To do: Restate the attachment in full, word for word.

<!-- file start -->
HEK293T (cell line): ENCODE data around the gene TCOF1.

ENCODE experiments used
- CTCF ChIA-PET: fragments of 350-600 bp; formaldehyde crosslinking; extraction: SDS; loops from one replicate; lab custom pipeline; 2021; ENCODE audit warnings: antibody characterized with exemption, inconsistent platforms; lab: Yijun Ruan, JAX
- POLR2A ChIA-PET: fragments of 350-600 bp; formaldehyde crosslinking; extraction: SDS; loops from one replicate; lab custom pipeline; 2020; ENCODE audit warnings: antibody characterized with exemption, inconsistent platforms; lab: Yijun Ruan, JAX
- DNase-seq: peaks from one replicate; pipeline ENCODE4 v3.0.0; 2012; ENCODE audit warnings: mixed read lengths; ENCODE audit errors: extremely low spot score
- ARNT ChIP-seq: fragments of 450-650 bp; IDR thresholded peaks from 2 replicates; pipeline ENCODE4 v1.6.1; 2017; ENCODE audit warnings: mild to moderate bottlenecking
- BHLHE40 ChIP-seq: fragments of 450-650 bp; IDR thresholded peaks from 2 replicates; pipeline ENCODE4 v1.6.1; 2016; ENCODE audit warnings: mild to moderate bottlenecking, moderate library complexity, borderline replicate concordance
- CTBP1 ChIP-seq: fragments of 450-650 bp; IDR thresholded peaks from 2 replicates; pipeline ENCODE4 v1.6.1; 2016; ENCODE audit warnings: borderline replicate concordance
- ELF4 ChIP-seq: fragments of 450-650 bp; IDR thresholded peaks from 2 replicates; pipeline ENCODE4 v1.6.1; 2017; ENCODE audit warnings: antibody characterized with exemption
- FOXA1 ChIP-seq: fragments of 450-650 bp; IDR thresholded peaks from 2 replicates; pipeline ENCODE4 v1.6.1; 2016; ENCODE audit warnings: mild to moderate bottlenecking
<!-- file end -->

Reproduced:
HEK293T (cell line): ENCODE data around the gene TCOF1.

ENCODE experiments used
- CTCF ChIA-PET: fragments of 350-600 bp; formaldehyde crosslinking; extraction: SDS; loops from one replicate; lab custom pipeline; 2021; ENCODE audit warnings: antibody characterized with exemption, inconsistent platforms; lab: Yijun Ruan, JAX
- POLR2A ChIA-PET: fragments of 350-600 bp; formaldehyde crosslinking; extraction: SDS; loops from one replicate; lab custom pipeline; 2020; ENCODE audit warnings: antibody characterized with exemption, inconsistent platforms; lab: Yijun Ruan, JAX
- DNase-seq: peaks from one replicate; pipeline ENCODE4 v3.0.0; 2012; ENCODE audit warnings: mixed read lengths; ENCODE audit errors: extremely low spot score
- ARNT ChIP-seq: fragments of 450-650 bp; IDR thresholded peaks from 2 replicates; pipeline ENCODE4 v1.6.1; 2017; ENCODE audit warnings: mild to moderate bottlenecking
- BHLHE40 ChIP-seq: fragments of 450-650 bp; IDR thresholded peaks from 2 replicates; pipeline ENCODE4 v1.6.1; 2016; ENCODE audit warnings: mild to moderate bottlenecking, moderate library complexity, borderline replicate concordance
- CTBP1 ChIP-seq: fragments of 450-650 bp; IDR thresholded peaks from 2 replicates; pipeline ENCODE4 v1.6.1; 2016; ENCODE audit warnings: borderline replicate concordance
- ELF4 ChIP-seq: fragments of 450-650 bp; IDR thresholded peaks from 2 replicates; pipeline ENCODE4 v1.6.1; 2017; ENCODE audit warnings: antibody characterized with exemption
- FOXA1 ChIP-seq: fragments of 450-650 bp; IDR thresholded peaks from 2 replicates; pipeline ENCODE4 v1.6.1; 2016; ENCODE audit warnings: mild to moderate bottlenecking